ERIC Number: ED454977
Record Type: Non-Journal
Publication Date: 1996-Jan
Reference Count: N/A
Joblessness and Unemployment: A Review of the Literature.
Mason, Patrick L.
This literature review examines evidence on the relationship between African American male economic potential in the formal sector of the economy and transitions in African American family structure and marital stability. This review also provides insight into the crime, unemployment, family structure, and race debate. Competing theoretical explanations of transitions in family structure and marital stability are examined. Specifically, the paper compares the "African American structural model" with the "new household economics" and the sociological tradition that African American family life is pathological. Section 1 of the paper provides an overview of recent changes in marital status, marriage opportunity, fertility rates, and the economic well-being of families. Section 2 presents alternative economic theories regarding transitions in family structure. Section 3 provides empirical evidence on competing theoretical hypotheses. Section 4 discusses the results and limitations of the study within the historical context of research on the African American family. The report concludes that the bulk of the evidence tends to support the African American structural model and that the model's emphasis on mate availability, social classes, the unique cultural heritage of African Americans, and the continuing impact of racial discrimination in market processes presents the most advantageous framework from which to derive productive solutions to problems confronting African American families. (Contains 73 references.) (KB)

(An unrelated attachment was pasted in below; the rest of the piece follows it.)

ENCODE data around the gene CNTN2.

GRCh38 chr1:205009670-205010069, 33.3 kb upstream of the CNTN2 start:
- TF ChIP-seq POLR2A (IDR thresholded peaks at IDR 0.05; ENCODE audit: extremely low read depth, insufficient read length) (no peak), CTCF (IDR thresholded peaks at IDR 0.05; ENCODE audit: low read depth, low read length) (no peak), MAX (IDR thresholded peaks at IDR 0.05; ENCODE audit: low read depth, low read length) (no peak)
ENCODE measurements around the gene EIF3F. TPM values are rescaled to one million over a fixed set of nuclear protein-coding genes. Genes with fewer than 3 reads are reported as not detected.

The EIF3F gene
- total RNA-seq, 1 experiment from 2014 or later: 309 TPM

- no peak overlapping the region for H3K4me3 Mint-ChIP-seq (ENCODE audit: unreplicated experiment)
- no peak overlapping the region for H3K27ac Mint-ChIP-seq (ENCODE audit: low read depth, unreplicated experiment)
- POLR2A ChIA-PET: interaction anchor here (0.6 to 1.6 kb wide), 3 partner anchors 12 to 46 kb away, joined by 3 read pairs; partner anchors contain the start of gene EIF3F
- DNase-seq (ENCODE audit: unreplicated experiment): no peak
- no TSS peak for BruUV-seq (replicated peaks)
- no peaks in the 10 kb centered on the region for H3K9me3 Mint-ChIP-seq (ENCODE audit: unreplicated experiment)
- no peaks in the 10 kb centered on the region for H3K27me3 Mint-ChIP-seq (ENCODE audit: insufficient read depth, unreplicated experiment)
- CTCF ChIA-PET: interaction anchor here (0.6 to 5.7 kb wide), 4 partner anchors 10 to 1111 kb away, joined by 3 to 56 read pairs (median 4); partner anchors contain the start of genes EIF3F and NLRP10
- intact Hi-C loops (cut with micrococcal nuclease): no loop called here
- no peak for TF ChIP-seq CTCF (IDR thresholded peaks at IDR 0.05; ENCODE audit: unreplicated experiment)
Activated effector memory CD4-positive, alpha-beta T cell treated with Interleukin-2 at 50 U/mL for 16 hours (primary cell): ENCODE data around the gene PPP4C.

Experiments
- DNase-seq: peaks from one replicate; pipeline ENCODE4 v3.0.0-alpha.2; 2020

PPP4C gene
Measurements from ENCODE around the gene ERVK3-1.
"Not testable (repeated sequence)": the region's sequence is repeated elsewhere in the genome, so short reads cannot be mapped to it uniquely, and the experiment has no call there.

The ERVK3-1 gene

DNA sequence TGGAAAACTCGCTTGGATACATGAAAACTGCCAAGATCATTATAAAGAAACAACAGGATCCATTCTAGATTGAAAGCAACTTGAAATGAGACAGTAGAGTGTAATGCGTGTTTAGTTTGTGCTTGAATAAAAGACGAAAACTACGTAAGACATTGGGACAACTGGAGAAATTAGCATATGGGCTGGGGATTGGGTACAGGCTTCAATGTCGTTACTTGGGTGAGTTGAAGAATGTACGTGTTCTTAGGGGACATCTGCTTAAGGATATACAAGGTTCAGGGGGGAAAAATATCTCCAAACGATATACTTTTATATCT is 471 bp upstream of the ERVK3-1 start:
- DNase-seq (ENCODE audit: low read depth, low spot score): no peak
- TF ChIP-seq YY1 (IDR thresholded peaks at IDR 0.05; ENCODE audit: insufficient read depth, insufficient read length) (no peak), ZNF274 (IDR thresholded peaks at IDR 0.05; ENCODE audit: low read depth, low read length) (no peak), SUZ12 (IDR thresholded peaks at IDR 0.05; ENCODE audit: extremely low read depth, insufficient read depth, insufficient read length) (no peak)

Descriptors: Birth Rate, Black Family, Crime, Demography, Economic Factors, Economic Impact, Economic Status, Family Structure, Family Work Relationship, Fathers, Marital Instability, Marital Status, Models, Parent Child Relationship, Pathology, Racial Differences, Sociology, Theories, Unemployment, Well Being
National Center on Fathers and Families, University of Pennsylvania, Graduate School of Education, 3700 Walnut Street, Box 58, Philadelphia, PA 19104-6216. Tel: 215-573-5500; Fax: 215-573-5508; e-mail: firstname.lastname@example.org. For full text: http://www.ncoff.gse.upenn.edu.
Publication Type: Information Analyses
Education Level: N/A
Sponsor: Ford Foundation, New York, NY.; Annie E. Casey Foundation, Baltimore, MD.
Authoring Institution: Pennsylvania Univ., Philadelphia. National Center on Fathers and Families.